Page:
The use of novel platelet function testing to guide personalized antiplatelet therapy can decrease ischemic events without increasing bleedings in patients with stable coronary artery disease (CAD) who have undergone percutaneous coronary intervention (PCI), according to a study recently published in The Journal of Clinical Endocrinology and Metabolism.

This open-label, randomized controlled trial included 2285 participants with stable CAD, all of whom were over 18 years old and who had at least 1 coronary artery stenosis over 70% or a left main stenosis amenable to PCI.

Before PCI, participants were randomly assigned to receive either standard treatment (n=1139; n=335 with diabetes; 75 mg/day clopidogrel + 100 mg/day aspirin for ≥6 months post-procedure with no platelet aggregation rate detection) or personalized therapy (n=1146; n=311 with diabetes; antiplatelet strategy performed according to platelet aggregation rate [MAR]).


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MAR involved delivering an additional dose of 300 mg clopidogrel and 300 mg aspirin, then collecting blood samples 12 to 24 hours later; a novel device called PL-12 was used to detect the MAR. Net clinical adverse events comprised the primary endpoint, while major adverse cardiovascular and cerebrovascular events (MACCEs) comprised the secondary endpoint. Follow-up occurred at baseline, 1 month, and 6 months. The relationship between treatment and adverse clinical outcomes was assessed using the Kaplan-Meier analysis.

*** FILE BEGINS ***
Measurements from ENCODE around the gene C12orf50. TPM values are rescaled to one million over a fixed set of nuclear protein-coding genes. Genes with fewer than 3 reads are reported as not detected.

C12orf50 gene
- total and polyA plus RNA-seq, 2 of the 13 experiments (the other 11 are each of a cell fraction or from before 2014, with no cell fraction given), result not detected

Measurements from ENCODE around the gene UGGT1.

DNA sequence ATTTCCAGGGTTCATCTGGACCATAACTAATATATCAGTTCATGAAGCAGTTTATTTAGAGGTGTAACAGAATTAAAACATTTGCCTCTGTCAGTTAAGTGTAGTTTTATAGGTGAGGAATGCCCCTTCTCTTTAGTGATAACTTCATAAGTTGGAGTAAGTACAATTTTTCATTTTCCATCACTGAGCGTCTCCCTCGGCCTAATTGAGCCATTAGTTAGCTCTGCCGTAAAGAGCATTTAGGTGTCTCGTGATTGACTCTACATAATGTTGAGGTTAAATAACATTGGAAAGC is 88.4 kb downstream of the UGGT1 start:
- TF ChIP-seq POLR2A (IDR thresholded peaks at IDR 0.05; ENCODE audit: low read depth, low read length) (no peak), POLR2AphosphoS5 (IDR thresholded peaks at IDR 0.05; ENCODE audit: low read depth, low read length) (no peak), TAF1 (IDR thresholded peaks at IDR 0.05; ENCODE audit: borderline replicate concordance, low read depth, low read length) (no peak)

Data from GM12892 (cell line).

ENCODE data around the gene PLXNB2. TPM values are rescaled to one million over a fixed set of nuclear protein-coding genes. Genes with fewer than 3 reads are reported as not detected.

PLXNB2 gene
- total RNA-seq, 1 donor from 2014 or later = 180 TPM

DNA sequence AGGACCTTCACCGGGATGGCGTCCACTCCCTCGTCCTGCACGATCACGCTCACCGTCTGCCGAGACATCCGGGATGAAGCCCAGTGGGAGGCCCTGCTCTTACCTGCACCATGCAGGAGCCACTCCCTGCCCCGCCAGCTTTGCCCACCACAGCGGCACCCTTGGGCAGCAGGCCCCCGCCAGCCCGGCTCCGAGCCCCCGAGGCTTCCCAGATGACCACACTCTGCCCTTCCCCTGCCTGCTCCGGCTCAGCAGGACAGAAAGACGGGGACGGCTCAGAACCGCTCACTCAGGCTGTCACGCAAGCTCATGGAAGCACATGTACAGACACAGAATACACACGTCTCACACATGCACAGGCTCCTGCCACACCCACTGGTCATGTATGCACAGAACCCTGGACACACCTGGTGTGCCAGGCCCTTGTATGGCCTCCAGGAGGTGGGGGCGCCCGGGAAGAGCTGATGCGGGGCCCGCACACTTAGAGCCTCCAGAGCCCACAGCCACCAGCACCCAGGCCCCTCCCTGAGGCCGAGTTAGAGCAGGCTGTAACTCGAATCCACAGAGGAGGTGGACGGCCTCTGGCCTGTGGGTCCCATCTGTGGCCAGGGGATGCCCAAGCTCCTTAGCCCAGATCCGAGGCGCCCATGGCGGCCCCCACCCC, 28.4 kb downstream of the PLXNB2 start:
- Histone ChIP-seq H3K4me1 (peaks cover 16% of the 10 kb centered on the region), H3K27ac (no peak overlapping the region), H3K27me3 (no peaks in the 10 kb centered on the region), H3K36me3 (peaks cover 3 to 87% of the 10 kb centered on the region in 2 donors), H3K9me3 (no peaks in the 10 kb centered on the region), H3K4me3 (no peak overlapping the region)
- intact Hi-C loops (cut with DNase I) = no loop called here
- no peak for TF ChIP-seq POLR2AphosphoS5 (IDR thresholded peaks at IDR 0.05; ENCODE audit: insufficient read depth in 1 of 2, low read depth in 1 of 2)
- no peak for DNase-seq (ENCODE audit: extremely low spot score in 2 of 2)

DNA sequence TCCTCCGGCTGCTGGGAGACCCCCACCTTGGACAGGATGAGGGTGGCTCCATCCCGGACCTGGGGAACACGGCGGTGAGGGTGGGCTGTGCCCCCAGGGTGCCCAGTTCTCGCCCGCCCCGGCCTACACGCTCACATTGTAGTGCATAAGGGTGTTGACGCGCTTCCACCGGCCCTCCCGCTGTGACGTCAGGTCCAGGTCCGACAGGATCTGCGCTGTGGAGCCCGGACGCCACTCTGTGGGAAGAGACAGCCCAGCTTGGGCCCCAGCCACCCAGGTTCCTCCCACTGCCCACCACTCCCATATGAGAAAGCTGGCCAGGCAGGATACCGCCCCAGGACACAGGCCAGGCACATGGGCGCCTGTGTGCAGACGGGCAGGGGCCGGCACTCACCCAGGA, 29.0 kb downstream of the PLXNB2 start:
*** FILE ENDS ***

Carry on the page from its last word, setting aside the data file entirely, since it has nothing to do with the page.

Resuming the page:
Among those with diabetes (n=646 total), personalized therapy was associated with significantly lower overall ischemic events compared with standard treatment (6.8% vs 11.3%, respectively; hazard ratio [HR] 0.586; 95% CI, 0.344-0.999; P =.049), and bleeding events were not significantly different (3.5% vs 3.3%, respectively; HR 1.066; 95% CI, 0.462-2.458; P =.882). No significant differences were observed in net adverse clinical events between personalized or standard treatment for those with diabetes (10.3% vs 13.4%, respectively; P =.224) or without (3.1% vs 5.0%, respectively; P =.064). Among those without diabetes, personalized treatment correlated with significantly lower overall ischemic event rates than standard treatment (1.8% vs 4.2%, respectively; HR, 0.428; 95% CI, 0.233-0.758; P =.006), and there was no significant difference in bleedings (1.6% vs 0.9%; HR ,1.802; 95% CI, 0.719-4.516; P =.209).

Limitations to this study included a small subgroup of participants with diabetes and the use of a single trial center.

The study researchers concluded that “personalized antiplatelet therapy according to [platelet function testing] can reduce ischemic events but not increase bleedings in stable CAD patients with or without diabetes who underwent PCI.”

Reference

Zheng YY, Wu TT, Yang Y, et al. Diabetes and outcomes following personalized antiplatelet therapy in coronary artery disease patients who underwent PCI. Published August 19, 2021. J Clin Endocr Metab. doi:10.1210/clinem/dgab612